Wall Street’s Ten-Minute Trillion-Dollar Computer Freak-Out

The Dow Jones Industrial Average fell almost 1000 points in ten minutes today, wiping out $1 trillion in equity values as algorithmic trading by high-speed computers spun out of control.

What passes for sanity on Wall Street was eventually restored, and after falling 998.5 points or 9.2% in only a few minutes, stocks ended the day with a relatively benign loss of 3.2%, 347 points off the Dow, in what was still its biggest one-day tumble since February, 2009. Luckily, investors didn’t see that much of an impact during this loss. Stock markets do tend to fluctuate from time to time, so investors should expect this. Hopefully, the stock market will increase again after this, encouraging more people to try and invest their money. For those who do want to do this, it might be worth reading about welche Aktien kaufen (what stocks to buy) online to make sure the investment will be a good one. No one can predict the stock market, but choosing a safe option is always a good idea.

The more or less rational fraction of this mini-panic was apparently fear that the Spanish economy would collapse along with Greece, and then…

Robot-traders ran wild!

And it wasn’t the first time.

The 1987 crash, when the Dow lost 20% in a matter of hours, was blamed squarely on program trading, in which computers are set to sell (or buy) when stocks hit a certain threshold.

But at the end of the day, nobody knows exactly what happened, or why, and our economy continues to be ruled by a tunnel-vision coalition of half-bright wonks and predatory hustlers.


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  1. The Wall Street Journal also mentioned a few especially crazy micro-crashes:

    Boston Beer Company, which produces the line-up of Sam Adams beers, went from $59.44 to… Zero!

    Exelon, one of the largest utilities in the world, with a market cap of about $30 billion, declined to… Zero!

    Both those stocks eventually recovered, and meanwhile the giant auction-house Sotheby’s was riding the whilwind in the opposite direction, and exploded to the absolutely senseless stock-price of $100,000 per share, before eventually returning to its typical value of $33.

  2. Does anybody understand this shit?

    Is the apparently unregulated multi-trillion-dollar hocus-pocus of algorithmic trading transparent to anybody?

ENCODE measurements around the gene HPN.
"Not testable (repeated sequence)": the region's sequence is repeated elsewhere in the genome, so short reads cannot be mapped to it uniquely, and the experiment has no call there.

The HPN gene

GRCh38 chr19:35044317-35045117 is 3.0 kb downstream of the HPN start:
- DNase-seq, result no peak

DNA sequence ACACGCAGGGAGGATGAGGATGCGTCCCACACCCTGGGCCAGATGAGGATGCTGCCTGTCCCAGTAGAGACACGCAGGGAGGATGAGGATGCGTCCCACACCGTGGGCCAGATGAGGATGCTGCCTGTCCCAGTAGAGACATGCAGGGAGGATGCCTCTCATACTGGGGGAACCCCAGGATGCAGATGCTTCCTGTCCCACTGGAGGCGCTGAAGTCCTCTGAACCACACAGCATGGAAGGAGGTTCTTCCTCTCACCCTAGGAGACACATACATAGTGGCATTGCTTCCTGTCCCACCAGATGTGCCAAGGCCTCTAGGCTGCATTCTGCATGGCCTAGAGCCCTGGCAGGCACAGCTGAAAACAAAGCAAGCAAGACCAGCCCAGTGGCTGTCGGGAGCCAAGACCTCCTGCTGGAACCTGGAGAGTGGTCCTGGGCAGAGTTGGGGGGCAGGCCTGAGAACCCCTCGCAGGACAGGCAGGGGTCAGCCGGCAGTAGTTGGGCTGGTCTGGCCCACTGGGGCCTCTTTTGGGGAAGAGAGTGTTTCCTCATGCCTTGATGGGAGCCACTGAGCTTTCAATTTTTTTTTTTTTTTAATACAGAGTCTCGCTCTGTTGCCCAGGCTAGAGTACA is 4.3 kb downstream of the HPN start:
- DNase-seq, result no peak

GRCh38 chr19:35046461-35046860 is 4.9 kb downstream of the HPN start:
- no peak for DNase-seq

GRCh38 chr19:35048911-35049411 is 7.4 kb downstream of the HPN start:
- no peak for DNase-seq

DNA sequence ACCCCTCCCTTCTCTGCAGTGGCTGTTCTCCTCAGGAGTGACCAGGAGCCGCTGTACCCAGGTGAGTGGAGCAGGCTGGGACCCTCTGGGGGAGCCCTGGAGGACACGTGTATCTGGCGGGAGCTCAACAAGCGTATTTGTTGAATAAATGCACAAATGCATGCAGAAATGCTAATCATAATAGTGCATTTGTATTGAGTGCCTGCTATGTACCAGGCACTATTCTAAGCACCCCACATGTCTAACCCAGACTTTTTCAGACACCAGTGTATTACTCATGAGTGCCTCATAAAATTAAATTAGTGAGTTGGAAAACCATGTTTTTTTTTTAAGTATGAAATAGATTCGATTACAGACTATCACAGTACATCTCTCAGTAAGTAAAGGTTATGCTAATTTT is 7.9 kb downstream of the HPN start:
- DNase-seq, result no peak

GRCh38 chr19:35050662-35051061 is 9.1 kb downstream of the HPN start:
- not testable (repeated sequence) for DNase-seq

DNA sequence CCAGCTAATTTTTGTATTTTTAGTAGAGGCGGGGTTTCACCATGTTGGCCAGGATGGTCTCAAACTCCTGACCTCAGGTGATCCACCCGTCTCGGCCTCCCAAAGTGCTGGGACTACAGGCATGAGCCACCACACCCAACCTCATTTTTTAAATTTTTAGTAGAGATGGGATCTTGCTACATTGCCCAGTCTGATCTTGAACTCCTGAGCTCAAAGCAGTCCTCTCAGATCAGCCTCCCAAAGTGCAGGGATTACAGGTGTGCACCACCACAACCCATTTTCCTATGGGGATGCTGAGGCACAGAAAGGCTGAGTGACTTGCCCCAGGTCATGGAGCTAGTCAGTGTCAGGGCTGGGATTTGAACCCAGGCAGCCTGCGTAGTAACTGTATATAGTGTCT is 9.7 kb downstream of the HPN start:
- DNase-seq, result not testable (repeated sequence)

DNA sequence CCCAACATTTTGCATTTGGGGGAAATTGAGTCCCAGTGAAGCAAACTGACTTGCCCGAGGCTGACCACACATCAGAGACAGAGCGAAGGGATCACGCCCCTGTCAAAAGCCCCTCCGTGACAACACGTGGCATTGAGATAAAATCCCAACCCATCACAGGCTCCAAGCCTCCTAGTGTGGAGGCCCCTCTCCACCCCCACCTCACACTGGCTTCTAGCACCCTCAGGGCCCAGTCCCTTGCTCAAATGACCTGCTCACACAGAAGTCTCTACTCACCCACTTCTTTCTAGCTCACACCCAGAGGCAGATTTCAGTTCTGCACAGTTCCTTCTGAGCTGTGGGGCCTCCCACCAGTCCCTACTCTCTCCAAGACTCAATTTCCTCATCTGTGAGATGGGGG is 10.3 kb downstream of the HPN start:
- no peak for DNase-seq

“The potential for giant high-speed computers to generate false trades and create market chaos reared its head again today,” Senator Edward Kaufman said in a statement.

    “The battle of the algorithms — not understood by nor even remotely transparent to the Securities and Exchange Commission — simply must be carefully reviewed and placed within a meaningful regulatory framework soon.”

  3. Although it’s now (and probably forever) impossible for any human being to comprehend exactly how the avalanche of high-speed computer-trading began to roll down the Dow, last year Seeking Alpha ran an unusually transparent description of how so-called High-Frequency Trading can be manipulated, and even though it doesn’t specifically apply to today’s ten-minute panic, it still supplies some relevant context IMHO…

    Let’s say that there is a buyer willing to buy 100,000 shares of BRCM (or any other stock) with a limit price of $26.40. That is, the buyer will pay any price up to $26.40.

    But the market at this particular moment in time is at $26.10, or thirty cents lower.

    So the computers, having detected via their “flash orders” (which ought to be illegal) that there is a desire for Broadcom shares, start to issue tiny (typically 100 share lots) “immediate or cancel” orders – IOCs – to sell at $26.20. If that order is “eaten” the computer then issues an order at $26.25, then $26.30, then $26.35, then $26.40. When it tries $26.45 it gets no bite and the order is immediately canceled.

    Now the flush of supply comes at, big coincidence, $26.39, and the claim is made that the market has become “more efficient.”

    Nonsense; there was no “real seller” at any of these prices! This pattern of offering was intended to do one and only one thing – manipulate the market by discovering what is supposed to be a hidden piece of information – the other side’s limit price!

    With normal order queues and flows the person with the limit order would see the offer at $26.20 and might drop his limit. But the computers are so fast that unless you own one of the same speed you have no chance to do this – your order is immediately “raped” at the full limit price! You got screwed, as the fill price is in fact 30 cents a share away from where the market actually is.

    In a nutshell, Speedy Traders INC “probes” your computer algorithm with tiny offers, and in a time-frame of 3 milliseconds they uncover your high bid, like a kid luring ET out of his hiding-place with a trail of M&M’s.

  4. Oh yeah we are such masters of our own universe here.

    How do you regulate, legislate against a species in perpetual error.

  5. Be calm. Everything is under control. Please continue to send your 401k money to Wall Street so the bankers can continue to steal it.

  6. Fat finger my ass.

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